The longer hours we work, the less productive and efficient we are, so why have we built a culture where being overworked is more of a badge of honor and less of a reason to send people home at a reasonable hour? James Surowiecki looks at this question in his New Yorker column this week:
Among industrial workers, overtime raises the rate of mistakes and safety mishaps; likewise, for knowledge workers fatigue and sleep-deprivation make it hard to perform at a high cognitive level. As Solomon put it, past a certain point overworked people become “less efficient and less effective.” And the effects are cumulative. The bankers Michel studied started to break down in their fourth year on the job. They suffered from depression, anxiety, and immune-system problems, and performance reviews showed that their creativity and judgment declined.
If the benefits of working fewer hours are this clear, why has it been so hard for businesses to embrace the idea? Simple economics certainly plays a role: in some cases, such as law firms that bill by the hour, the system can reward you for working longer, not smarter. And even if a person pulling all-nighters is less productive than a well-rested substitute would be, it’s still cheaper to pay one person to work a hundred hours a week than two people to work fifty hours apiece. (In the case of medicine, residents work long hours not just because it’s good training but also because they’re a cheap source of labor.) On top of this, the productivity of most knowledge workers is much harder to quantify than that of, say, an assembly-line worker. So, as Bob Pozen, a former president of Fidelity Management and the author of “Extreme Productivity,” a book on slashing work hours, told me, “Time becomes an easy metric to measure how productive someone is, even though it doesn’t have any necessary connection to what they achieve.”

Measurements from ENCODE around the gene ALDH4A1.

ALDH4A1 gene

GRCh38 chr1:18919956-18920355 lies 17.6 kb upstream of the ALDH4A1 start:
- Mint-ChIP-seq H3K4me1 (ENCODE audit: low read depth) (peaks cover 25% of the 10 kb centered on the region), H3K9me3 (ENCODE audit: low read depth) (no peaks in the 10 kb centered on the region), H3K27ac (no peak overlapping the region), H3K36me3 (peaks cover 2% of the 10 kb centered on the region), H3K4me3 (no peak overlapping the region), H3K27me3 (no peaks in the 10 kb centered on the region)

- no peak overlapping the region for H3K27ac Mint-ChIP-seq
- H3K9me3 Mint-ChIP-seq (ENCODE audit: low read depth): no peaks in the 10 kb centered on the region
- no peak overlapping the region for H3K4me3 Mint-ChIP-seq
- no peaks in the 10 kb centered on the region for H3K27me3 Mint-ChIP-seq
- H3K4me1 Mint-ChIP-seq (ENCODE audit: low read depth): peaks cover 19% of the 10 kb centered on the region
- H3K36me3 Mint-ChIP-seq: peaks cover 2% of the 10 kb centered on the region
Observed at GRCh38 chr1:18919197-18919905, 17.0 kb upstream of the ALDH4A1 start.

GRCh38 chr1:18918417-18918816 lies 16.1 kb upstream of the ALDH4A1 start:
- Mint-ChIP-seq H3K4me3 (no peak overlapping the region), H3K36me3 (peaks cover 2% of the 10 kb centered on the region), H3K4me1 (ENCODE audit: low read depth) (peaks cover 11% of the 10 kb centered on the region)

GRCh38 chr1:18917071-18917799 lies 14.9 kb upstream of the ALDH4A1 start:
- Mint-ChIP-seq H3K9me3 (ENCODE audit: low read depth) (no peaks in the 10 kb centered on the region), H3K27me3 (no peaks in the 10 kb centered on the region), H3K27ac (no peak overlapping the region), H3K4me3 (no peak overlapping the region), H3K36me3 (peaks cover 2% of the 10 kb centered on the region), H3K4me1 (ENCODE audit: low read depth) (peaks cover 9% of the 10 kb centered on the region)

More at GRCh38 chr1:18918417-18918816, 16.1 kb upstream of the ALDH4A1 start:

Because the person who stays late at work and demonstrates dedication to her job reaps all the rewards, right? Not always. Raise your hand if you’ve worked long hours and wasn’t rewarded for your hard work.
In light of the death of a Bank of America intern who worked long hours, junior analysts on Wall Street are being told to cut the number of hours they work down. Goldman Sachs, for example, told their analysts that they should be working no more than 75 hours a week (rather than the previous norm, which was to never go home). But as Surowiecki points out, it’s not just about cutting hours, but also unreasonable expectations. Because people who leave work and then go home to continue doing work because they’re afraid they’re going to get behind are just continuing the cult of being overworked in the privacy of their own home.
Photo: Tim Regan